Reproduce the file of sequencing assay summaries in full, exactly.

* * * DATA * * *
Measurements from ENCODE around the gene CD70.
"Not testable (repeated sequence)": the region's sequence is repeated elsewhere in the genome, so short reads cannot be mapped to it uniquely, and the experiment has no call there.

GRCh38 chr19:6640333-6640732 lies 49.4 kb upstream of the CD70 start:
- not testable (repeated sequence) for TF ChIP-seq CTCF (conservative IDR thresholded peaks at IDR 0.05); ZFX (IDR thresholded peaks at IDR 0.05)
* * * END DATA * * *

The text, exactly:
Measurements from ENCODE around the gene CD70.
"Not testable (repeated sequence)": the region's sequence is repeated elsewhere in the genome, so short reads cannot be mapped to it uniquely, and the experiment has no call there.

GRCh38 chr19:6640333-6640732 lies 49.4 kb upstream of the CD70 start:
- not testable (repeated sequence) for TF ChIP-seq CTCF (conservative IDR thresholded peaks at IDR 0.05); ZFX (IDR thresholded peaks at IDR 0.05)